afrol News, 13 October - According to opposition sources, the President of Equatorial Guinea, Teodoro Obiang Nguema, died this evening. Sources in the Equatoguinean presidency are quoted.

The opposition group "Democrats for Change" claims to be in contact with high officials within the Malabo presidency, alerting about the "possible death or at least irreversible coma" of President Obiang.

The source was said to be in contact with the family of the reportedly deseased Dictator, which had wanted state sources to remain silent on the situation, to enable the family to mourn its leader.

However, in accordance with typical Equatoguinean conspiracy theories, the opposition group claims that the delayed publication of the President's alleged death was tied to the family's hope that Mr Obiang's first-borne son "Teodorin" would be given time to take over power. "Democrats for Change" claim that their source in the presidency had urged them to publish President Obiang's death to avoid "an anti-democratic solution" in the country.

The 66-year-old President of Equatorial Guinea came to power in a coup in 1979, enthroning and killing his own uncle Francisco Macias. He has ruled the Spanish ex-colony as his personal belonging ever since.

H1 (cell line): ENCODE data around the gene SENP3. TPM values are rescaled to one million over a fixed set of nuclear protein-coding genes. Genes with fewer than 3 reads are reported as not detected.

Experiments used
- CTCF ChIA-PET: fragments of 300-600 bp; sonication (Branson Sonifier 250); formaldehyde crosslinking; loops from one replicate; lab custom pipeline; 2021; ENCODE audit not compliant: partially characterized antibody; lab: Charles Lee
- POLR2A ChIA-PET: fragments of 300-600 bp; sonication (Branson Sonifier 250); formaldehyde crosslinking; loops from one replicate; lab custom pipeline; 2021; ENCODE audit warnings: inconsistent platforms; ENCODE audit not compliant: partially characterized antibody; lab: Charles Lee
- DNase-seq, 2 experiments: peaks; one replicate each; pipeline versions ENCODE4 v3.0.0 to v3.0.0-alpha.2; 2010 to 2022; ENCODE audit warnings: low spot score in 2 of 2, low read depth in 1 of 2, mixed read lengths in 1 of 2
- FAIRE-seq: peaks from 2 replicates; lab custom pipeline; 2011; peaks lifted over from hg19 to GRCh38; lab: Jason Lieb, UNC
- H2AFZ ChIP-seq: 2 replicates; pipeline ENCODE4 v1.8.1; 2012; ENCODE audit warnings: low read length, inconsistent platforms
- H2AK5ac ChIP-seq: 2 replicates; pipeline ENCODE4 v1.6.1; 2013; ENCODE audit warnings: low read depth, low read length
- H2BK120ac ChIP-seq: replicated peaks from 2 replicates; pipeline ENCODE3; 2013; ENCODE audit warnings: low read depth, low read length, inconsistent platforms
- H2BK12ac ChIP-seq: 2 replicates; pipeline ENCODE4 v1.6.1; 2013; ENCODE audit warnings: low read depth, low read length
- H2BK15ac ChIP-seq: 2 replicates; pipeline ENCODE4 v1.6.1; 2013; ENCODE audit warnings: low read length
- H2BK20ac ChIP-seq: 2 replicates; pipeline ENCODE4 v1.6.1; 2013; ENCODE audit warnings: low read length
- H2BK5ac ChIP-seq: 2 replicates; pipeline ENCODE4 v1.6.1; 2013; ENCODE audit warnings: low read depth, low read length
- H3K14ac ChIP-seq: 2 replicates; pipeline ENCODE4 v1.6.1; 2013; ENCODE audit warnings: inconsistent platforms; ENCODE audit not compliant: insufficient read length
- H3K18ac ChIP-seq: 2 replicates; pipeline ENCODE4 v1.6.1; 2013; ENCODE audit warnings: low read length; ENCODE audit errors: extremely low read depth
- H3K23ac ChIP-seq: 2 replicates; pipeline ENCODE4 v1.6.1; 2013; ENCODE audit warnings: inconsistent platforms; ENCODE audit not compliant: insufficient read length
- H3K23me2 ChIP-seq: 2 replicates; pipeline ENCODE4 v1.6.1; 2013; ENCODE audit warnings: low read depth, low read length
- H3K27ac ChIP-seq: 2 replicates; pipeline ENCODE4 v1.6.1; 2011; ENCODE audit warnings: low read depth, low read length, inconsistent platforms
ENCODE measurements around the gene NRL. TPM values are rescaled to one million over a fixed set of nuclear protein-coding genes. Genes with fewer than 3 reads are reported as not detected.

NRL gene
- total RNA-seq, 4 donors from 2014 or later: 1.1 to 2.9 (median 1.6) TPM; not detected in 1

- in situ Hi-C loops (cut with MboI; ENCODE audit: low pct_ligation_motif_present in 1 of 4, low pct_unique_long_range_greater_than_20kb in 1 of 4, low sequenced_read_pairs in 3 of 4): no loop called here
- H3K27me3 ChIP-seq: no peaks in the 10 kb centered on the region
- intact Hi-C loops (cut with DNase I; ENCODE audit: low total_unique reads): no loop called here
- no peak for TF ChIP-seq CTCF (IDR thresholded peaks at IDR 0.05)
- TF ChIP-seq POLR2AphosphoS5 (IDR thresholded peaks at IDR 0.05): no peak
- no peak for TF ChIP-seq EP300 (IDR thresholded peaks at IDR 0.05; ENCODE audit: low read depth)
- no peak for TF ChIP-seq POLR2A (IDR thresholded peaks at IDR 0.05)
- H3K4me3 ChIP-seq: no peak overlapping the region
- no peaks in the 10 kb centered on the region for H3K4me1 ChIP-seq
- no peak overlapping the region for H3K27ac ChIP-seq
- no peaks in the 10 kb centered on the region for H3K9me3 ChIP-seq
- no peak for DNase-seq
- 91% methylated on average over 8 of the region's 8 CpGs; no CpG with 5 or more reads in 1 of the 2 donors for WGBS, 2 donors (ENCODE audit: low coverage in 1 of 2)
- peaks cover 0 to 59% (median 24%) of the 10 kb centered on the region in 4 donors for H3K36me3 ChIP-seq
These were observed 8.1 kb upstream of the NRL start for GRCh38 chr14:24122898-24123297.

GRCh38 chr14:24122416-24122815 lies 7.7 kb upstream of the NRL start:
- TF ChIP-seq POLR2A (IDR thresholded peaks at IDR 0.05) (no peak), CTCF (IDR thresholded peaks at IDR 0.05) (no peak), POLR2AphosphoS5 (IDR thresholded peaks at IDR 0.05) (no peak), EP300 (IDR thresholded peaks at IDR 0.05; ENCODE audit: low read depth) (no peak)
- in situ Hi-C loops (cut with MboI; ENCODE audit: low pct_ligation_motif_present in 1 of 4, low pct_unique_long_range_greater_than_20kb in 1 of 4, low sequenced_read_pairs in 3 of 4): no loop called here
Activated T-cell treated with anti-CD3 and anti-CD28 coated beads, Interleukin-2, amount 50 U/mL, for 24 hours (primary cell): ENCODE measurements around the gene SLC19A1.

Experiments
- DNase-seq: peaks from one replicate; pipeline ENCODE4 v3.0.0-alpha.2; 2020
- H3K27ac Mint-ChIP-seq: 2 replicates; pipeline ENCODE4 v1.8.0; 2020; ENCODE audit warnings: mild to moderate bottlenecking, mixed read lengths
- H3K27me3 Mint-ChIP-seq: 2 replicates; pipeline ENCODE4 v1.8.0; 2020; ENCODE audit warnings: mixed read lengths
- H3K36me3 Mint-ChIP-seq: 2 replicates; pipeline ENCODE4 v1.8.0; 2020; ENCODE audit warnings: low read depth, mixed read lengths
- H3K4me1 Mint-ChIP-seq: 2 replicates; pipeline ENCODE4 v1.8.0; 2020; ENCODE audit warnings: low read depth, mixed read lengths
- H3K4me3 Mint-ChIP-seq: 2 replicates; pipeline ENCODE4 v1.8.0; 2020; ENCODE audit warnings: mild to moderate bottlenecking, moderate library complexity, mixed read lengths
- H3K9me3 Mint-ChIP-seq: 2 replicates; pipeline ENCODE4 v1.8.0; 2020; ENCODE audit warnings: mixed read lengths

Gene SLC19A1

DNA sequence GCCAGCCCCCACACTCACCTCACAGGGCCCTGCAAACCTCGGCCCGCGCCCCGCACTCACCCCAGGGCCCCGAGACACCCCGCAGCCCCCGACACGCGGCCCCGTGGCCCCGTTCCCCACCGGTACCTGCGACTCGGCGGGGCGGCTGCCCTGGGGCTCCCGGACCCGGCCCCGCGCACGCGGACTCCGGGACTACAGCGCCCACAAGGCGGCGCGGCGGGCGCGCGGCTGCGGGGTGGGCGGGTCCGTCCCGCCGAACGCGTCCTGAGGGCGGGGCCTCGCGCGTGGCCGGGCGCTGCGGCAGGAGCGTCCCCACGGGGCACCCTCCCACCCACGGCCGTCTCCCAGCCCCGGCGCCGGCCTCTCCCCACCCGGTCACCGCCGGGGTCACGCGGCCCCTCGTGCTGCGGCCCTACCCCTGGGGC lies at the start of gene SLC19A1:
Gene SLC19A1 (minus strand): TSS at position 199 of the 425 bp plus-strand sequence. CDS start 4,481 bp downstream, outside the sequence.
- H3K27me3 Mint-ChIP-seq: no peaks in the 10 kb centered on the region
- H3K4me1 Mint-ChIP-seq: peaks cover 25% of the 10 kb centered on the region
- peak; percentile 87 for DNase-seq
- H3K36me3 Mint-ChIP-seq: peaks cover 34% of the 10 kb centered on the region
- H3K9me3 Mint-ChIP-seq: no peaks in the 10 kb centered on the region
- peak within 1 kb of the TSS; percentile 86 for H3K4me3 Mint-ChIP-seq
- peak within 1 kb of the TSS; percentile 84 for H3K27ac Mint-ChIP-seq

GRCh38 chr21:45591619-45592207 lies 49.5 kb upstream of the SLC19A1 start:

Rumours about his ill health have been common during the last decade. It has been commonly accepted that the Equatoguinean President is suffering from terminal prostate cancer, amongst other illnesses. He is reported to visit European and Moroccan hospitals on a regular basis.

However, rumours of his death have so far not been spread at many occasions.

By staff writers

© afrol News
silk
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¿Cual es el recambio si el dictador (que pase lo que pase, está enfermo) cuando muera? ¿Algún hijo como él?
De momento, aprendiendo
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gato
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El recambio de Obiang...?? se ha especulado mucho durante estos años. No está claro que Teodoro Jr tenga muchas oportunidades...